Offense's X-Factors

O'Malley offers 10 Irish players, five on both sides of the ball, who are likely to be determining factors in Saturday's matchup with the Midshipmen.

One proven star, one in waiting, one ready to make good after a long wait, and a quartet of X-factors for Saturday's matchup vs. Navy.

1 -- Senior tight end Tyler Eifert: Eifert rates as's best Notre Dame player entering the season. He's the nation's top tight end prospect, undoubtedly its best pass-catching tight end, and a 6'6" 251-pound gazelle that will this year line up wide on the perimeter, detached from the line in the slot, and occasionally in a traditional tight end set. Head coach Brian Kelly noted in the spring there are even plays for Eifert to be released from the backfield.

Few linebackers or safeties in college football, and no one on the Emerald Isle, can matchup one-on-one with the program's record-setting tight end. Eifert however will play for the first time without star receiver Michael Floyd as part of the offense and it will be interesting to see how the team's best weapon handles a heavy dose of double teams for the first time.

2 -- Redshirt-freshman quarterback Everett Golson: The dual-threat triggerman will feature much more pass than run, but its nonetheless his ability to move in and out of the pocket, to "extend the play" in Kelly's words, that has Irish fans excited about the current quarterback of the future.

Generously listed at 6'0" Golson will need to occasionally rely on athletic throws and changed arm angles to thrive in the pocket (he proved capable of the latter in the Blue Gold Game). Regardless, Golson gives the offense a true threat as a runner in the shotgun read-option scheme, a first during the Kelly era.

Golson doesn't have to be one of the team's five best offensive players early, but he'll need to evolve to that end by Week 12 if the Irish are to endure a grueling slate.

3 -- The Right Side of the OL: Notre Dame's left tackle, left guard, and center bring 60 games and five seasons of combined starting experience. Each is an all-star candidate to a relative degree entering his senior and/or 5th-year senior season at the school.

The right side, conversely, will debut a first time regular contributor in junior Christian Lombard, as well a first time starter at guard, 5th-year senior Mike Golic, Jr. Golic endured mixed results as a starting center last November/December, bottoming out with a rough outing at Stanford in the season finale.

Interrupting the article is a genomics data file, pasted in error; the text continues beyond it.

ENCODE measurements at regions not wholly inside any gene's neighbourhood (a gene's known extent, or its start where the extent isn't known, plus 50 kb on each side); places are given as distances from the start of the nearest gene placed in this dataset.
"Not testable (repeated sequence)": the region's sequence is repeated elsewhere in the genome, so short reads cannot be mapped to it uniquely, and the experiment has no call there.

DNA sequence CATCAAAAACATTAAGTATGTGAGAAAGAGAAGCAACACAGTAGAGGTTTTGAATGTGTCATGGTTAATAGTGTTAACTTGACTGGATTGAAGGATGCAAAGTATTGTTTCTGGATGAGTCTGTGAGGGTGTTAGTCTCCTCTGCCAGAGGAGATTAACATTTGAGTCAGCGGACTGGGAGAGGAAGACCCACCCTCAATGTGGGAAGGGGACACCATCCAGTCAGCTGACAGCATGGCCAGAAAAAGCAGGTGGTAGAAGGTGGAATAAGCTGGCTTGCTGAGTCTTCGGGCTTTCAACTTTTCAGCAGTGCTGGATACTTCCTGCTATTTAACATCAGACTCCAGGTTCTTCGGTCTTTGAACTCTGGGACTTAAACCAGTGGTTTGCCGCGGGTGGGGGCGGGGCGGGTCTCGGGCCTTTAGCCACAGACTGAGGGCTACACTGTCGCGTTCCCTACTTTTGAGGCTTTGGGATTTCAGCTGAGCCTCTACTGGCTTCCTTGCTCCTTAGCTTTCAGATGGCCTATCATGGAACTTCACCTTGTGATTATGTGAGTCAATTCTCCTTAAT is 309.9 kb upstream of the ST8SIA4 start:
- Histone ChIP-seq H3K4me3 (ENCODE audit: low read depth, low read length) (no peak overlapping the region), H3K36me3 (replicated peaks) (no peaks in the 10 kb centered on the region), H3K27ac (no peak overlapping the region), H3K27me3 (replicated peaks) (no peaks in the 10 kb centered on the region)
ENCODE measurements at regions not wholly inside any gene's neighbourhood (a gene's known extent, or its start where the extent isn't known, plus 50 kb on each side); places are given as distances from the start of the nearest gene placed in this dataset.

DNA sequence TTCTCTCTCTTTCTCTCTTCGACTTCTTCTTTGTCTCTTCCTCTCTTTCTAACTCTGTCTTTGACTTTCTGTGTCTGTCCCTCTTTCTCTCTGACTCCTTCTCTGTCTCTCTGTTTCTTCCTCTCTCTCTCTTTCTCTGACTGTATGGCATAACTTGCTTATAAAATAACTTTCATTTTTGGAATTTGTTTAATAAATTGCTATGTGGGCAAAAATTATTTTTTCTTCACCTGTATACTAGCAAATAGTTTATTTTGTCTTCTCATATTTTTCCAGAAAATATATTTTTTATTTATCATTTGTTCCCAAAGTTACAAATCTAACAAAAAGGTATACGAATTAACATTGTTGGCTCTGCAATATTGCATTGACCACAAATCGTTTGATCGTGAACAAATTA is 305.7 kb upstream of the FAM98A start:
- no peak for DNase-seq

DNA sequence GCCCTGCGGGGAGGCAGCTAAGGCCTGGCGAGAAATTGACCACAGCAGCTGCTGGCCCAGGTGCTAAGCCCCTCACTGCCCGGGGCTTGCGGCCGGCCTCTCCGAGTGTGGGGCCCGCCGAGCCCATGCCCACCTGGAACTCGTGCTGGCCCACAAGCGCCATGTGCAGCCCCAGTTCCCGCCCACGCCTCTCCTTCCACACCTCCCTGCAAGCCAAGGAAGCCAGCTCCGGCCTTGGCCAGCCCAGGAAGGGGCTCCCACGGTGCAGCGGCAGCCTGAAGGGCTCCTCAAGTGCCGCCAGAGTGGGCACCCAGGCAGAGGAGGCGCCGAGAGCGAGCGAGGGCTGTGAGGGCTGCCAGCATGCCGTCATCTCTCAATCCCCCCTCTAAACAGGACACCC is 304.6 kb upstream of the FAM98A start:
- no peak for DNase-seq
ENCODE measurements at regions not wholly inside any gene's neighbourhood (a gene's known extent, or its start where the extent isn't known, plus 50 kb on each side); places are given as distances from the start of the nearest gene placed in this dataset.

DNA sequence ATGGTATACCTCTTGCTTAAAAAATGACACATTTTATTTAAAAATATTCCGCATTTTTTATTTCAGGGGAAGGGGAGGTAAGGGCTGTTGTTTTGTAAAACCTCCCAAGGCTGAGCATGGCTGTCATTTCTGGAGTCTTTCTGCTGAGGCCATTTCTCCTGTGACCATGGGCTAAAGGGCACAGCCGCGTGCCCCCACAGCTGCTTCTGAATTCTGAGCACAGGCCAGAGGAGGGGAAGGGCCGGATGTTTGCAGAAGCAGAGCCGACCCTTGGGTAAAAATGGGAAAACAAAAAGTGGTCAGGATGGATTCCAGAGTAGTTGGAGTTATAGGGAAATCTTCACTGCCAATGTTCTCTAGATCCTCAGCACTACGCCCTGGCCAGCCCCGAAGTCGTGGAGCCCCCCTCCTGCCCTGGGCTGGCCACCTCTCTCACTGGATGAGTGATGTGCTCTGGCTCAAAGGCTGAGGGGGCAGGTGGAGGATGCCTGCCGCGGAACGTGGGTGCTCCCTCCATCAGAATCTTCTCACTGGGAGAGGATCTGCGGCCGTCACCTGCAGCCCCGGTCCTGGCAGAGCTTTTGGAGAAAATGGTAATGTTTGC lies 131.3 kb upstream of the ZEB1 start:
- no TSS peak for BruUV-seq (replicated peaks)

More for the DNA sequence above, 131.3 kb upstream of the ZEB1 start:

Lombard was's No. 2 ranked offensive tackle prospect in 2010 and is assumed ready to take the mantle. Neither player is expected to be a major weak link, but both will be tested in Week One (and throughout September) as the left side is rock solid.

4 -- Senior RB/Slot/WR Theo Riddick: I'd already expected Riddick to lead the team in touches in multiple games this season prior to Cierre Wood's suspension. Now it'll start in Game One as he operates as the lead runner, the likely check-down/short crossing route option, the team's chief screen pass receiver, and as an occasional downfield threat.

Of note, it was Riddick's one series of work vs. Navy as a true freshman in 2009 that grabbed the Irish fan base's collective attention: Down 14-0 in the second quarter, Riddick carried four times for 30 yards on one offensive series, then inexplicably logged just one more carry over the entire contest in a 23-21 Navy win that saw only 60 rushing yards for the host Irish.

5 -- Sophomore tight end Troy Niklas: A linebacker and situational pass rusher as a true freshman last season, the 6'7" 260-pound Niklas appears to be listed as TE 2B to Ben Koyack's 2A, but Niklas bring added punch to the team's rushing attack. Eifert will rarely leave the field, but the sophomore teammate Manti Te'o dubbed "Hercules" will work in congress with the All-America tight end as an in-line blocker and occasional safety valve receiver.

Koyack will also play a crucial role in the team's "12 personnel" package, a two-tight end set that most program observers believe the Irish will favor in September while Golson and unproven receivers get their sea legs. In my estimation, Koyack is a quality receiving option, both down the seam and in short to mid-range zones. His ascent this fall is crucial to take pressure off of Eifert, Riddick, and slot receiver Robby Toma -- the team's top trio of third-down receiving options.

But Koyack theory aside, if the aforementioned Niklas can find and secure linebackers in space, the Notre Dame running game will dominate Saturday. Top Stories